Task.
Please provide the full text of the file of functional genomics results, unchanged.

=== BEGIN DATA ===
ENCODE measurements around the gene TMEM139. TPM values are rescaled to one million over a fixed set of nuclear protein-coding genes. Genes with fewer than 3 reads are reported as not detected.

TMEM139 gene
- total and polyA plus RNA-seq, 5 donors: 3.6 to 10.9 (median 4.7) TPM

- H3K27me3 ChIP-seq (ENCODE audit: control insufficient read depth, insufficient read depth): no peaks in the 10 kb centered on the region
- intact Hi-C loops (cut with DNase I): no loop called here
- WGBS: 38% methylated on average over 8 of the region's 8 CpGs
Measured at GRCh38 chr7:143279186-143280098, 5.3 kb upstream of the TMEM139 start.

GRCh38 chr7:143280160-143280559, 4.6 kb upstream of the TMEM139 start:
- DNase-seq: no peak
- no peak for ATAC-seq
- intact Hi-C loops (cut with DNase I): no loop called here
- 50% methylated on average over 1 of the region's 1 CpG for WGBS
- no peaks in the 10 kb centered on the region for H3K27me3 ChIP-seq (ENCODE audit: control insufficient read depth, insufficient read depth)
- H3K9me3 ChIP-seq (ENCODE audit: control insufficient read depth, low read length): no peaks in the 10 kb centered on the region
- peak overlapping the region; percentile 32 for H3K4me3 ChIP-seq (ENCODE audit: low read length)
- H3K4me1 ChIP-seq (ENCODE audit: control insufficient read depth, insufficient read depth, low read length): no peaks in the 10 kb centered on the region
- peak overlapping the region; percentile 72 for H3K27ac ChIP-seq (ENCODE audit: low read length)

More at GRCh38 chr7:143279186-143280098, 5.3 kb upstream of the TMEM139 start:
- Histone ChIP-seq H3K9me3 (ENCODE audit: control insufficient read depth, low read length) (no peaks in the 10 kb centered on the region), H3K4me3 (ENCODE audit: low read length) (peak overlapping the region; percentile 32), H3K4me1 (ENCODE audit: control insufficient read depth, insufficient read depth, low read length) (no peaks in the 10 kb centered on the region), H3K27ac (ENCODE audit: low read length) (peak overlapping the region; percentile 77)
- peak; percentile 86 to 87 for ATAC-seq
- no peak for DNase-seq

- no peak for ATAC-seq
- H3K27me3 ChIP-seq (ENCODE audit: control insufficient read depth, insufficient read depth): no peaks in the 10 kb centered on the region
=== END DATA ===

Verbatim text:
ENCODE measurements around the gene TMEM139. TPM values are rescaled to one million over a fixed set of nuclear protein-coding genes. Genes with fewer than 3 reads are reported as not detected.

TMEM139 gene
- total and polyA plus RNA-seq, 5 donors: 3.6 to 10.9 (median 4.7) TPM

- H3K27me3 ChIP-seq (ENCODE audit: control insufficient read depth, insufficient read depth): no peaks in the 10 kb centered on the region
- intact Hi-C loops (cut with DNase I): no loop called here
- WGBS: 38% methylated on average over 8 of the region's 8 CpGs
Measured at GRCh38 chr7:143279186-143280098, 5.3 kb upstream of the TMEM139 start.

GRCh38 chr7:143280160-143280559, 4.6 kb upstream of the TMEM139 start:
- DNase-seq: no peak
- no peak for ATAC-seq
- intact Hi-C loops (cut with DNase I): no loop called here
- 50% methylated on average over 1 of the region's 1 CpG for WGBS
- no peaks in the 10 kb centered on the region for H3K27me3 ChIP-seq (ENCODE audit: control insufficient read depth, insufficient read depth)
- H3K9me3 ChIP-seq (ENCODE audit: control insufficient read depth, low read length): no peaks in the 10 kb centered on the region
- peak overlapping the region; percentile 32 for H3K4me3 ChIP-seq (ENCODE audit: low read length)
- H3K4me1 ChIP-seq (ENCODE audit: control insufficient read depth, insufficient read depth, low read length): no peaks in the 10 kb centered on the region
- peak overlapping the region; percentile 72 for H3K27ac ChIP-seq (ENCODE audit: low read length)

More at GRCh38 chr7:143279186-143280098, 5.3 kb upstream of the TMEM139 start:
- Histone ChIP-seq H3K9me3 (ENCODE audit: control insufficient read depth, low read length) (no peaks in the 10 kb centered on the region), H3K4me3 (ENCODE audit: low read length) (peak overlapping the region; percentile 32), H3K4me1 (ENCODE audit: control insufficient read depth, insufficient read depth, low read length) (no peaks in the 10 kb centered on the region), H3K27ac (ENCODE audit: low read length) (peak overlapping the region; percentile 77)
- peak; percentile 86 to 87 for ATAC-seq
- no peak for DNase-seq

- no peak for ATAC-seq
- H3K27me3 ChIP-seq (ENCODE audit: control insufficient read depth, insufficient read depth): no peaks in the 10 kb centered on the region